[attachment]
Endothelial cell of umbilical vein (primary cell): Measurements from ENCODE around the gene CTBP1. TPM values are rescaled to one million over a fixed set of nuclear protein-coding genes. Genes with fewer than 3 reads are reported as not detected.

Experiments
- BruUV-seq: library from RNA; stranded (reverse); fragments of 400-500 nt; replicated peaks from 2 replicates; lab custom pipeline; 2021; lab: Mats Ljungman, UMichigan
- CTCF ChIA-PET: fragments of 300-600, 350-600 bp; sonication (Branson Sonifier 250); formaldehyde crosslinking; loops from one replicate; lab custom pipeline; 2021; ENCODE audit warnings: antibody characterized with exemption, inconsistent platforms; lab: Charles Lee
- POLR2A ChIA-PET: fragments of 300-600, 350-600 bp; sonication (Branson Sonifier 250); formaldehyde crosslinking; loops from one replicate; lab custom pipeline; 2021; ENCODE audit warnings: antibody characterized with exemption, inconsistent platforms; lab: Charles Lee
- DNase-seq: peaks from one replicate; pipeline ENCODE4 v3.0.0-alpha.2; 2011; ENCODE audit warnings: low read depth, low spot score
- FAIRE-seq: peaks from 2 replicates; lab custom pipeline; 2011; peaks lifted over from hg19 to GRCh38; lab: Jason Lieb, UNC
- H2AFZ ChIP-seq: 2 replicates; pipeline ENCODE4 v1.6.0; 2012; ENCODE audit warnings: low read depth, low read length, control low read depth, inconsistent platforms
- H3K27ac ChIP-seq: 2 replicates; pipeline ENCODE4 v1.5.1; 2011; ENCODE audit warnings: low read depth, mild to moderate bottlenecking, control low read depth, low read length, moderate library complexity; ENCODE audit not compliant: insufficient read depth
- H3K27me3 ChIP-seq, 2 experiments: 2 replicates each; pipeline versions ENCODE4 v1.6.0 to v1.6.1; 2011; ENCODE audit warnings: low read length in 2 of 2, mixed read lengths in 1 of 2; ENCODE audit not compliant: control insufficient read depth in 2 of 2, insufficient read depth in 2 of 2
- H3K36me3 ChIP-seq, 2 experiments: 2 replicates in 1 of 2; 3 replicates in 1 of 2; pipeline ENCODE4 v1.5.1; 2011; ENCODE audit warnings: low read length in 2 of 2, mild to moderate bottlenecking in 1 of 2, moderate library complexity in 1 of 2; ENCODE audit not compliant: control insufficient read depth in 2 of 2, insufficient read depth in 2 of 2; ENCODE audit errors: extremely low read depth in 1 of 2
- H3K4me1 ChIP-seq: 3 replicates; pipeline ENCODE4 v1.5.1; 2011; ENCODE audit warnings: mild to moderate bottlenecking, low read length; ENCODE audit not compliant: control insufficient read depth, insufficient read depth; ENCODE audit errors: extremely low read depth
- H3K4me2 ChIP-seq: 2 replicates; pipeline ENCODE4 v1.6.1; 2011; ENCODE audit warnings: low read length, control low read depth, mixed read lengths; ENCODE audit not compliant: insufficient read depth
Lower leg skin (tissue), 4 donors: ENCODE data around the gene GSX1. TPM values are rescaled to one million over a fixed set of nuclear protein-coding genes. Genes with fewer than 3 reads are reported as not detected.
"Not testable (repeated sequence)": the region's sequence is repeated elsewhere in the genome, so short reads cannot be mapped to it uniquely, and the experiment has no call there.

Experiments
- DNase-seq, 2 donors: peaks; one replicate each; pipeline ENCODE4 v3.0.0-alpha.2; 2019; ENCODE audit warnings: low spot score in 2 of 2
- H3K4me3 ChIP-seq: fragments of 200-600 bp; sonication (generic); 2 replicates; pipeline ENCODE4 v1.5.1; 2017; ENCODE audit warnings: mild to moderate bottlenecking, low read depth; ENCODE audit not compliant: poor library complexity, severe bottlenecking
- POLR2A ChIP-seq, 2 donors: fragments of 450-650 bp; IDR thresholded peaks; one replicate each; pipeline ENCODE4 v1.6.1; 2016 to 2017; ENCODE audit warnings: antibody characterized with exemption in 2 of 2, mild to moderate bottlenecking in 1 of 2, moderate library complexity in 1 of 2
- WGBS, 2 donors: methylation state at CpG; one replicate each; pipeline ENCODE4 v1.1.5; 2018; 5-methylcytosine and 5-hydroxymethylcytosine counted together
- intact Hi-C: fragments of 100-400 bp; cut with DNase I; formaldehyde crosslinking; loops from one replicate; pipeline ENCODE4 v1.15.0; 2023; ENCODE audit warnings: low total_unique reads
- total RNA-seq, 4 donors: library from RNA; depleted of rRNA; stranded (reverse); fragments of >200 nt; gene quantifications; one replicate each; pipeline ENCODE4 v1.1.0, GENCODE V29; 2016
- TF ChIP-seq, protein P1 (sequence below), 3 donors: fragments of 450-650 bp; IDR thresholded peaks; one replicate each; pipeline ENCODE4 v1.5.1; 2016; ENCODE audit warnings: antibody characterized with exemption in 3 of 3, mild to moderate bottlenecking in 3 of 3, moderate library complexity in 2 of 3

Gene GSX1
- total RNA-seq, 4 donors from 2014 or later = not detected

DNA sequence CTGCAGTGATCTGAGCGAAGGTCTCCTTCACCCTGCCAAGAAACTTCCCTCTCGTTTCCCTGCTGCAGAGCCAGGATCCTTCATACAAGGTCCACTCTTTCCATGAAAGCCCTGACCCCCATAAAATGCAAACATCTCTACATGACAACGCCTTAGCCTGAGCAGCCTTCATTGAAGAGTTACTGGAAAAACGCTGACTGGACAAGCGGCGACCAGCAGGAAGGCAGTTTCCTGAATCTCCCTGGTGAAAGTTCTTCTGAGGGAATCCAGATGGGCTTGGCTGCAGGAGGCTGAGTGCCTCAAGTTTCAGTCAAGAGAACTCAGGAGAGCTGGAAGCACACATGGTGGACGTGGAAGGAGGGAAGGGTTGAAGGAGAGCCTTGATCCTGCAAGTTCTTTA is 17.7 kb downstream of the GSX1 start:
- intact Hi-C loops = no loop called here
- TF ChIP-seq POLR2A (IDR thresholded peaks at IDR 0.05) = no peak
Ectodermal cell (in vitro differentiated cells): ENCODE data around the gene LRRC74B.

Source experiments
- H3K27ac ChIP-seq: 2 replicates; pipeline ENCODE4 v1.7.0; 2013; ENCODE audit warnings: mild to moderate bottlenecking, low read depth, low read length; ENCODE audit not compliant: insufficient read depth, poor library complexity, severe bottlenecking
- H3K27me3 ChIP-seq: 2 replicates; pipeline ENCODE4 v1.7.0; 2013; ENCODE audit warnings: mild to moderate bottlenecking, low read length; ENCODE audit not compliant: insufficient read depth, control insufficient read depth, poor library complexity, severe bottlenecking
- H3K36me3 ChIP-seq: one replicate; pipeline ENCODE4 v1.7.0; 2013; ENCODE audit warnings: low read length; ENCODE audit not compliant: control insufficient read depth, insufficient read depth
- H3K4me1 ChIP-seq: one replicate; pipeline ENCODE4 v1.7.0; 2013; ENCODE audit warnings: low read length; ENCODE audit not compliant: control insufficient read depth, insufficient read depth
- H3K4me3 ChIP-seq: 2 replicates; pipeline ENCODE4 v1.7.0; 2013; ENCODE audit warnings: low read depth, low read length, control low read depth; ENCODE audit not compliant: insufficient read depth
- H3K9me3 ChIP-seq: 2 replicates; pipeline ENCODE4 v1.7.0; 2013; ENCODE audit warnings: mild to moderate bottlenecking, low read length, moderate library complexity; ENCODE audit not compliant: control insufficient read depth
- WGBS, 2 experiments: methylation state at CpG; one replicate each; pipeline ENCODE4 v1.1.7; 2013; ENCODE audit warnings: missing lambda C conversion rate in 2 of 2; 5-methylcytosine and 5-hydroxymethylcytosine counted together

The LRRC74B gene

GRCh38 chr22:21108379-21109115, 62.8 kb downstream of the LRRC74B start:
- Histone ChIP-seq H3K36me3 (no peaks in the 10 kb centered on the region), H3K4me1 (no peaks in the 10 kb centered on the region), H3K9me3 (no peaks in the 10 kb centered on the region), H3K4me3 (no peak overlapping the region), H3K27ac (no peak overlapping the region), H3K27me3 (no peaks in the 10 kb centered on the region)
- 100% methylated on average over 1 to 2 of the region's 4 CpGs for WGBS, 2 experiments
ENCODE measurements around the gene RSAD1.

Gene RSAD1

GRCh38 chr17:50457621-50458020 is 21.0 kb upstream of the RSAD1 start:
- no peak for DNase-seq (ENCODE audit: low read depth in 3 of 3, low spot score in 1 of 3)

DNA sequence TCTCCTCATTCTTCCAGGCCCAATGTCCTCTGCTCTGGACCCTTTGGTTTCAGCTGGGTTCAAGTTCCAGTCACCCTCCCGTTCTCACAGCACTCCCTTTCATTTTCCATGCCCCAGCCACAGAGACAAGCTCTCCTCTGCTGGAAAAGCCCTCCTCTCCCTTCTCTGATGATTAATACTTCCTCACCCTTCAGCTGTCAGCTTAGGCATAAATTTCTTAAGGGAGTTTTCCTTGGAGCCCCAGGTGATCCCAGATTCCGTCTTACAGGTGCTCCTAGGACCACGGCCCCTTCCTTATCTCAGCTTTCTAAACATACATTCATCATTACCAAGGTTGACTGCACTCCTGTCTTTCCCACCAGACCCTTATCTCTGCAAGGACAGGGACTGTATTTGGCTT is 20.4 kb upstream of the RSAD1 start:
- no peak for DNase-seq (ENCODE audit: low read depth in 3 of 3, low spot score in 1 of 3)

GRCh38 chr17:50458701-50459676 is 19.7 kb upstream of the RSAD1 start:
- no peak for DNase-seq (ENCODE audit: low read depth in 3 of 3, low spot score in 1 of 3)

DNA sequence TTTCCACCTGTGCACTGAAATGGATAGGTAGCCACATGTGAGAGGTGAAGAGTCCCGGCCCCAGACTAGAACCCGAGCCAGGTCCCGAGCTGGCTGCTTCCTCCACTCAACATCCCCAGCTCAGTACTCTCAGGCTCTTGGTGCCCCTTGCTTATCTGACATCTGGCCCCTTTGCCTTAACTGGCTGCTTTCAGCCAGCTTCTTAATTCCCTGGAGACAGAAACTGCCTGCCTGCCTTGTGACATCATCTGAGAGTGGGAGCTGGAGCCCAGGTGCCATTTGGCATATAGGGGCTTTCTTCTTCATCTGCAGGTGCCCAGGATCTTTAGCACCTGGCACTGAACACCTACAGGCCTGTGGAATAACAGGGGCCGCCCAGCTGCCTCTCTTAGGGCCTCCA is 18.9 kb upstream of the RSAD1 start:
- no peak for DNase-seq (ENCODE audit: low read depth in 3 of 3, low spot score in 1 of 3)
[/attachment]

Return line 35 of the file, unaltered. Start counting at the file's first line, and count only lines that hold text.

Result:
- H3K4me3 ChIP-seq: 2 replicates; pipeline ENCODE4 v1.7.0; 2013; ENCODE audit warnings: low read depth, low read length, control low read depth; ENCODE audit not compliant: insufficient read depth